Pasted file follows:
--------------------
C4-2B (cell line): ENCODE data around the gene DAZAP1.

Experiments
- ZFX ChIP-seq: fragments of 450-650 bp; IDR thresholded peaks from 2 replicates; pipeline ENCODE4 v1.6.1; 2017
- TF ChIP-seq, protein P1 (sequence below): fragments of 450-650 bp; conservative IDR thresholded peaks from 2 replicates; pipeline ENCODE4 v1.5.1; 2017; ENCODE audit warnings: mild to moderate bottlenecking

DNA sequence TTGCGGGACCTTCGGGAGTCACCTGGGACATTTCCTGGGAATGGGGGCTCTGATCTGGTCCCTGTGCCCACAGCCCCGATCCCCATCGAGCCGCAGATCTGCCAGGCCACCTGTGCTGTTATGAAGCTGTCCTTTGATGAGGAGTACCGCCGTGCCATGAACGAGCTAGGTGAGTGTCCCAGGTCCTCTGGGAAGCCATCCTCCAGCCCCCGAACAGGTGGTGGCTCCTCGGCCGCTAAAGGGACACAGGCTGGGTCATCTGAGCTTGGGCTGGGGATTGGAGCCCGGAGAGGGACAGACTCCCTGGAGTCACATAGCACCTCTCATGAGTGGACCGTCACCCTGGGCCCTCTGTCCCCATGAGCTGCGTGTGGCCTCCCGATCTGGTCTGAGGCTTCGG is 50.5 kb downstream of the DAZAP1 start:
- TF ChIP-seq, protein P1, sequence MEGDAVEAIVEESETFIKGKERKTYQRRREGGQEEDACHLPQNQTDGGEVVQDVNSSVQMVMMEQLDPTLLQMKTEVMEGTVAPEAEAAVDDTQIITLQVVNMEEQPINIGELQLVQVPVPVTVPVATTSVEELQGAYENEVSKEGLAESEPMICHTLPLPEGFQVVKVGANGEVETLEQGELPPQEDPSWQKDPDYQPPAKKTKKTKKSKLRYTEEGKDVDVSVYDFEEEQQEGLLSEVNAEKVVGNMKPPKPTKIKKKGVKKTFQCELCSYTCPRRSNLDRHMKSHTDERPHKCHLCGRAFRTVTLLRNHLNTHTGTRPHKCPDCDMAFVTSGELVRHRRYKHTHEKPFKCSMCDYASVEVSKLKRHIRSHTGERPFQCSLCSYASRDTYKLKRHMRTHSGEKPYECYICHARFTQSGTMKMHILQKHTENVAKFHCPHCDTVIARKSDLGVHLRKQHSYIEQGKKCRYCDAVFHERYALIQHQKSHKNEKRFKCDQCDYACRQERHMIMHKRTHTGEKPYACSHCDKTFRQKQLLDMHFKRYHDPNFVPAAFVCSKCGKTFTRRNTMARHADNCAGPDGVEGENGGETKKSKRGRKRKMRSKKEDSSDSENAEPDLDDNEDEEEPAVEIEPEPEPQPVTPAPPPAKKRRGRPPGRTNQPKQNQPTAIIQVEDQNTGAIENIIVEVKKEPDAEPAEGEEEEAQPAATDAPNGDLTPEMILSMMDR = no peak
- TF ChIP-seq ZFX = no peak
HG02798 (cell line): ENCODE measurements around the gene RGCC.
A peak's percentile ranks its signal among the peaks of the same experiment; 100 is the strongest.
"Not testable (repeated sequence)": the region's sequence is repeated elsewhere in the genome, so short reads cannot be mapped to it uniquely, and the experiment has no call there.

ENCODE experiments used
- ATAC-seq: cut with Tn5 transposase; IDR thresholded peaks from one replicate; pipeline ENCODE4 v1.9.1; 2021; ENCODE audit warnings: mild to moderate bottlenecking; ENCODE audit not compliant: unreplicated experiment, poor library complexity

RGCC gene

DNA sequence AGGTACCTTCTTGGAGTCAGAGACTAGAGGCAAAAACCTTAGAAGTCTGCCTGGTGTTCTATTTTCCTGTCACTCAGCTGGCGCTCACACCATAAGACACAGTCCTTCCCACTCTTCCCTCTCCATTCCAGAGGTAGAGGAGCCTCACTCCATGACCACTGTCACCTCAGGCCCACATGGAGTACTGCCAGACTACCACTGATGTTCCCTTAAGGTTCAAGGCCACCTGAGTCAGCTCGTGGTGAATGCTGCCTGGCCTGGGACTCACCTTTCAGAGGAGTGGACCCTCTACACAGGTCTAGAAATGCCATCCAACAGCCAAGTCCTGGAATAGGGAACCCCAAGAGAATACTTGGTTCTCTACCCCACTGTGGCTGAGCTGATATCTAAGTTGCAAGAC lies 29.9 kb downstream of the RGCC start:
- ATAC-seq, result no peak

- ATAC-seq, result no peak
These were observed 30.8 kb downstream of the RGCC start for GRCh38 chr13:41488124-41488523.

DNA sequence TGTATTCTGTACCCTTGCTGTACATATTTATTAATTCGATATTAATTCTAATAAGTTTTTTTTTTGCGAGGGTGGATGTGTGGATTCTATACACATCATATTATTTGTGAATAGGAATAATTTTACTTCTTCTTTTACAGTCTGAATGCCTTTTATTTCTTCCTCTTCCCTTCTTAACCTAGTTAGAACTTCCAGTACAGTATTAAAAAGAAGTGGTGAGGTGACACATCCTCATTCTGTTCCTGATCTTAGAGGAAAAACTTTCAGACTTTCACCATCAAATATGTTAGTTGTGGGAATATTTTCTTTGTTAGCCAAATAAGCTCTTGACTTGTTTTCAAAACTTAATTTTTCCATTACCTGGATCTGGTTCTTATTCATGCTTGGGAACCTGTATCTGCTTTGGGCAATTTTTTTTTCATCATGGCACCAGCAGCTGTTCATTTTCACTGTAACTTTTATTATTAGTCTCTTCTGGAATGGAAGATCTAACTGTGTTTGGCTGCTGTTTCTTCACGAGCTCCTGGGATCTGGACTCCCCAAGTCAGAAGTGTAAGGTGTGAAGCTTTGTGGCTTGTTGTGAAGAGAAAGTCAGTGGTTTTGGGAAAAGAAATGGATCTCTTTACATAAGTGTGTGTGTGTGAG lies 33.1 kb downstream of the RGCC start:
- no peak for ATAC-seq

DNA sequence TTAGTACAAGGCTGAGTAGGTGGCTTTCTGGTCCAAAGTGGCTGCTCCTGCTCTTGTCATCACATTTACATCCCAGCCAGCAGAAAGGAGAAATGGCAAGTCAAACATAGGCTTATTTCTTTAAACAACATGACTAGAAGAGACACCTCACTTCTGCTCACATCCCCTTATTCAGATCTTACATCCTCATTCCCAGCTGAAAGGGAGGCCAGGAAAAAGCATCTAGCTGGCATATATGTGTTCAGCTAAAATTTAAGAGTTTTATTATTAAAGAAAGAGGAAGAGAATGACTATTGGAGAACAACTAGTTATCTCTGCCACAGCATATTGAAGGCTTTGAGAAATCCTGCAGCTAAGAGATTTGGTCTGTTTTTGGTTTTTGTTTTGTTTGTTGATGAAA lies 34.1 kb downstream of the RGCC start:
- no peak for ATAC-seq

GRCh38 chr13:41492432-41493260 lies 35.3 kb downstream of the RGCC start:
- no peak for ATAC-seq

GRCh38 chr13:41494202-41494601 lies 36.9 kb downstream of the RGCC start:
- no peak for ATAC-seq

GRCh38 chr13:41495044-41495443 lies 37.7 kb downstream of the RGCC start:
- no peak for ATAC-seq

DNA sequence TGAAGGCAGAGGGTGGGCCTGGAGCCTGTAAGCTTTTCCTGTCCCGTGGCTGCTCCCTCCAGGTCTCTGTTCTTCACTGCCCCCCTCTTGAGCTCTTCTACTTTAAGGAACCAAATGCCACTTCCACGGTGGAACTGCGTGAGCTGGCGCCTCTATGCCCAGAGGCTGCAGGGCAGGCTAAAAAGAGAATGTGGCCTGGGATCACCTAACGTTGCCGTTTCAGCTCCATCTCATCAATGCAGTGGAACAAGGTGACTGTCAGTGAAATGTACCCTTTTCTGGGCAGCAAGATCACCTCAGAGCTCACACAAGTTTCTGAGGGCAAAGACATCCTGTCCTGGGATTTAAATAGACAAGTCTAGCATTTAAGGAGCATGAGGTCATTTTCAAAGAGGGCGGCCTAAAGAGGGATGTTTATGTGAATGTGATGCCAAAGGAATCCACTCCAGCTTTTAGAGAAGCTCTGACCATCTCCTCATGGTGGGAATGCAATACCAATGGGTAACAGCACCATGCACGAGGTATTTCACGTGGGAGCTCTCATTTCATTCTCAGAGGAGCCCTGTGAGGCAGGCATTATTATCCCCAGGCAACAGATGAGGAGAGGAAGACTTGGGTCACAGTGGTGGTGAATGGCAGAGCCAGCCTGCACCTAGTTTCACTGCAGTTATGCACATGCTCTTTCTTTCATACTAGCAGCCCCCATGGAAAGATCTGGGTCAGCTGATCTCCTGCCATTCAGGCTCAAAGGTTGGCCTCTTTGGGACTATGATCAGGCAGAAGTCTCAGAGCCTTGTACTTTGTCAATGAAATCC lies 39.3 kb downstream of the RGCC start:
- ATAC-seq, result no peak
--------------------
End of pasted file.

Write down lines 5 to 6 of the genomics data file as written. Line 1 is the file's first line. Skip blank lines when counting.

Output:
DNA sequence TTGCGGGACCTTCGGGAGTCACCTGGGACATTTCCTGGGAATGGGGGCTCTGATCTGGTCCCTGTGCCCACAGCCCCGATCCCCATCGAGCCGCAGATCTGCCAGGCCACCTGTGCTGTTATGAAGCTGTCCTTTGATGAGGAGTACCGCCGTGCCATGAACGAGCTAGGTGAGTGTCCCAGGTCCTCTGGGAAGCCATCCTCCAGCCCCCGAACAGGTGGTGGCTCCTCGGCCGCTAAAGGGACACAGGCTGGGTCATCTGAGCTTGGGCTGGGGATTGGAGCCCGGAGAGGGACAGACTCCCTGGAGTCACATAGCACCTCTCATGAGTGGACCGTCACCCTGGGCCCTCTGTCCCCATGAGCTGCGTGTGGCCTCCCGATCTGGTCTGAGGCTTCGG is 50.5 kb downstream of the DAZAP1 start:
- TF ChIP-seq, protein P1, sequence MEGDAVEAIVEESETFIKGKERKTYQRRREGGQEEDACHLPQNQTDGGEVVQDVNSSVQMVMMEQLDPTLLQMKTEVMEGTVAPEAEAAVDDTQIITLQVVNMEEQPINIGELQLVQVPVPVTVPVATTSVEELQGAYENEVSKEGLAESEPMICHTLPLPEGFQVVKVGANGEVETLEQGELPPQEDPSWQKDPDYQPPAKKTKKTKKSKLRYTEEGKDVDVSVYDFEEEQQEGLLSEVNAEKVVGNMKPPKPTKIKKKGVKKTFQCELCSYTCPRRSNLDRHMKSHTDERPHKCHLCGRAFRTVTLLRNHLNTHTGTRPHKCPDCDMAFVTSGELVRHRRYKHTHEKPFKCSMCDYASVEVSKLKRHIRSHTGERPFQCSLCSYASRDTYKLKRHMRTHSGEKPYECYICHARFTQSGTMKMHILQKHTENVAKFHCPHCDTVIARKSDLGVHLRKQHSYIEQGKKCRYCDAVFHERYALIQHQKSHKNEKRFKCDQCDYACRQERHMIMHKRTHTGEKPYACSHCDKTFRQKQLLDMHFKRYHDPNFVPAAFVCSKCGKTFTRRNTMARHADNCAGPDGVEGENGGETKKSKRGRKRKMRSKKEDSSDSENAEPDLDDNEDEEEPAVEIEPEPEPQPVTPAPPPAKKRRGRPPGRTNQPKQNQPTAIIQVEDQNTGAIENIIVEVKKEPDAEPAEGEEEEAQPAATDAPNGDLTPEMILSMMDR = no peak